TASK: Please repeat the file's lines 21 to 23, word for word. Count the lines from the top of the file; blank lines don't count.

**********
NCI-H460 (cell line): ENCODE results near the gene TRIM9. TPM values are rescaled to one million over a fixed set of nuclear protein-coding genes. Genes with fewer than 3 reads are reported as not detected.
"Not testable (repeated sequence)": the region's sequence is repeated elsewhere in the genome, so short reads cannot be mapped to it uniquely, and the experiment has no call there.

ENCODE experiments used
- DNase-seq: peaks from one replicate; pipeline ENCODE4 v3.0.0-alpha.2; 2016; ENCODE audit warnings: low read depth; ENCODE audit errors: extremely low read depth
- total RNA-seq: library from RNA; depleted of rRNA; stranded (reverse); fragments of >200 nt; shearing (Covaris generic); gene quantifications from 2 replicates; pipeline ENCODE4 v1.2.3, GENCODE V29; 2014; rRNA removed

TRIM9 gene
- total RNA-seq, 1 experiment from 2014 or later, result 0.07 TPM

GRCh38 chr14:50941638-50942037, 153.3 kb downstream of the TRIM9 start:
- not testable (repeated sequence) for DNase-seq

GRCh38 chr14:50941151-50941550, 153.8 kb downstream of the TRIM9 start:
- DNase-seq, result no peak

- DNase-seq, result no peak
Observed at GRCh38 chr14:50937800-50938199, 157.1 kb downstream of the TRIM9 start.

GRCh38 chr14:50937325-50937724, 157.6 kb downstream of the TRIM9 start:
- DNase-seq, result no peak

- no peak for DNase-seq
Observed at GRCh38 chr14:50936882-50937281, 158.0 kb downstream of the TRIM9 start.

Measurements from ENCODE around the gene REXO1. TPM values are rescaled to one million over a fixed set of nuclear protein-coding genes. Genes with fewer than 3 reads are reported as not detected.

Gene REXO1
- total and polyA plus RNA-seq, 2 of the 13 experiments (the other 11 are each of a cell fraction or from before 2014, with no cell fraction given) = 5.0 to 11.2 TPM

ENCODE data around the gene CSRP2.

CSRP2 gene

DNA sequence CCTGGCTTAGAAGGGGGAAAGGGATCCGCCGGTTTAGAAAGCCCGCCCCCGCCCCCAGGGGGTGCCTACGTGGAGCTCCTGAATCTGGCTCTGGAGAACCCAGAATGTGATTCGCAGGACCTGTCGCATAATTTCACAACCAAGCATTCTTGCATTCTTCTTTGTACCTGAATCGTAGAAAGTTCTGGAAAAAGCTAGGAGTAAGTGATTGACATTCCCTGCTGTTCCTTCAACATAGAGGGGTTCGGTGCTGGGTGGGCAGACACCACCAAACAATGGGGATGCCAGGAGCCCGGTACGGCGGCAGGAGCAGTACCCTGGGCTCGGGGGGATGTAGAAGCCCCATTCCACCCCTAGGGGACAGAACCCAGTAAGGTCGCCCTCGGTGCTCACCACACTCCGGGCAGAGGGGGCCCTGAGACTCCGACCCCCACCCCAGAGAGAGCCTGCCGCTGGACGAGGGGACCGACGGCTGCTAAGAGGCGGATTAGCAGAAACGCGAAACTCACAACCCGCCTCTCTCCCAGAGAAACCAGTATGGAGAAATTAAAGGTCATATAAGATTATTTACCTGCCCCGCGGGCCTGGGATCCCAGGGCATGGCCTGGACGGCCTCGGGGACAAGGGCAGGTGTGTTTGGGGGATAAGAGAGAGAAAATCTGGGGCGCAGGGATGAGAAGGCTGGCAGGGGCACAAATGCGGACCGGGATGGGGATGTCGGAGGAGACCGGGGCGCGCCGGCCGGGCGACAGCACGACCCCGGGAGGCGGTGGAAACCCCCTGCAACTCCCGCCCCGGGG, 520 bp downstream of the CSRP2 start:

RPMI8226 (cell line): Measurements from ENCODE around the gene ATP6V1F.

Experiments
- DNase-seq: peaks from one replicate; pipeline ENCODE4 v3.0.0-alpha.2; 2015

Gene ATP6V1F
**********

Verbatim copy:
ENCODE data around the gene CSRP2.

CSRP2 gene

DNA sequence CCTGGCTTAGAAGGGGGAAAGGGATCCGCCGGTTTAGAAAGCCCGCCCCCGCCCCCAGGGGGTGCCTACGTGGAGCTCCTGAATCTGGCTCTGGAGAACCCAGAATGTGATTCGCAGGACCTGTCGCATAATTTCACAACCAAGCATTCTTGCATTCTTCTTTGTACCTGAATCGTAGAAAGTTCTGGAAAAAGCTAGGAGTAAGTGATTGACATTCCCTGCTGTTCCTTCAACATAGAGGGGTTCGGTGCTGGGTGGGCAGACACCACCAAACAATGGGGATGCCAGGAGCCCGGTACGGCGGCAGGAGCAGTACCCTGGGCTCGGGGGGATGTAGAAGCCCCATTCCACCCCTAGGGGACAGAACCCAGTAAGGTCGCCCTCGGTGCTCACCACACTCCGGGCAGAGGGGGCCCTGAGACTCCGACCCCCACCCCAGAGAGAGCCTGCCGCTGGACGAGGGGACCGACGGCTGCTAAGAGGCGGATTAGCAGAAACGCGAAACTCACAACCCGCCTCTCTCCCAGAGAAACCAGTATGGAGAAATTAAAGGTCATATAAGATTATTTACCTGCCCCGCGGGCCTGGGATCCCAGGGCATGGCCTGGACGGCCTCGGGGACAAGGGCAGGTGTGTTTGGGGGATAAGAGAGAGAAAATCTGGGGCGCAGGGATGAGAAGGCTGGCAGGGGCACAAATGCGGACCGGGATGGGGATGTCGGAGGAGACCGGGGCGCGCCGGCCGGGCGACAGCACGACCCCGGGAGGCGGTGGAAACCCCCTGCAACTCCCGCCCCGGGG, 520 bp downstream of the CSRP2 start: